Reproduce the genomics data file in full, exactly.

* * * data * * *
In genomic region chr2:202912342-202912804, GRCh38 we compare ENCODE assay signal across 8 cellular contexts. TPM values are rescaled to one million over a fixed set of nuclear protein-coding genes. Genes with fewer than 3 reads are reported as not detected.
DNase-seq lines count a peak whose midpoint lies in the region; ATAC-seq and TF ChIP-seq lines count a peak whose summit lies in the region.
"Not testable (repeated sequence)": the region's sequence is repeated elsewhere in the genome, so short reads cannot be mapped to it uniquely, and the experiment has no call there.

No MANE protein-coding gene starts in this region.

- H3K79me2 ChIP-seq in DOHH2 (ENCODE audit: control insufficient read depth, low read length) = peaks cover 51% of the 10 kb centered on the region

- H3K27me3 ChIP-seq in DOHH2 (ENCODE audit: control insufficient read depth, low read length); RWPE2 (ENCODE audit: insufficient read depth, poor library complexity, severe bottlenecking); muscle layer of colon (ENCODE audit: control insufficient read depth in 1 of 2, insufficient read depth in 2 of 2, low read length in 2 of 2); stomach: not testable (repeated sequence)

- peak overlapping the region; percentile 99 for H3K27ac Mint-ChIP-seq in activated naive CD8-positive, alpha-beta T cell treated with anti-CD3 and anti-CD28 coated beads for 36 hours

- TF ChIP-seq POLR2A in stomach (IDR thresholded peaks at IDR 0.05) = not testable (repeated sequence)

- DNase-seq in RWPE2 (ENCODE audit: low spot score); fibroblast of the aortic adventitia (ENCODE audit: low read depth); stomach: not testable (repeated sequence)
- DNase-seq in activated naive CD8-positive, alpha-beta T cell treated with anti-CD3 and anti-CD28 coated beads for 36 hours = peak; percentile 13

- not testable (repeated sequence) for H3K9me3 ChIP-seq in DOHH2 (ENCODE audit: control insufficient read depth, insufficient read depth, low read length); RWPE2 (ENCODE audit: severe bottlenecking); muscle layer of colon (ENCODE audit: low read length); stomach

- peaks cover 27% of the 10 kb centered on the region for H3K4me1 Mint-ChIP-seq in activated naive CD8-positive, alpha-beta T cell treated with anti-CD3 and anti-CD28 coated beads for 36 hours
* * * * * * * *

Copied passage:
In genomic region chr2:202912342-202912804, GRCh38 we compare ENCODE assay signal across 8 cellular contexts. TPM values are rescaled to one million over a fixed set of nuclear protein-coding genes. Genes with fewer than 3 reads are reported as not detected.
DNase-seq lines count a peak whose midpoint lies in the region; ATAC-seq and TF ChIP-seq lines count a peak whose summit lies in the region.
"Not testable (repeated sequence)": the region's sequence is repeated elsewhere in the genome, so short reads cannot be mapped to it uniquely, and the experiment has no call there.

No MANE protein-coding gene starts in this region.

- H3K79me2 ChIP-seq in DOHH2 (ENCODE audit: control insufficient read depth, low read length) = peaks cover 51% of the 10 kb centered on the region

- H3K27me3 ChIP-seq in DOHH2 (ENCODE audit: control insufficient read depth, low read length); RWPE2 (ENCODE audit: insufficient read depth, poor library complexity, severe bottlenecking); muscle layer of colon (ENCODE audit: control insufficient read depth in 1 of 2, insufficient read depth in 2 of 2, low read length in 2 of 2); stomach: not testable (repeated sequence)

- peak overlapping the region; percentile 99 for H3K27ac Mint-ChIP-seq in activated naive CD8-positive, alpha-beta T cell treated with anti-CD3 and anti-CD28 coated beads for 36 hours

- TF ChIP-seq POLR2A in stomach (IDR thresholded peaks at IDR 0.05) = not testable (repeated sequence)

- DNase-seq in RWPE2 (ENCODE audit: low spot score); fibroblast of the aortic adventitia (ENCODE audit: low read depth); stomach: not testable (repeated sequence)
- DNase-seq in activated naive CD8-positive, alpha-beta T cell treated with anti-CD3 and anti-CD28 coated beads for 36 hours = peak; percentile 13

- not testable (repeated sequence) for H3K9me3 ChIP-seq in DOHH2 (ENCODE audit: control insufficient read depth, insufficient read depth, low read length); RWPE2 (ENCODE audit: severe bottlenecking); muscle layer of colon (ENCODE audit: low read length); stomach

- peaks cover 27% of the 10 kb centered on the region for H3K4me1 Mint-ChIP-seq in activated naive CD8-positive, alpha-beta T cell treated with anti-CD3 and anti-CD28 coated beads for 36 hours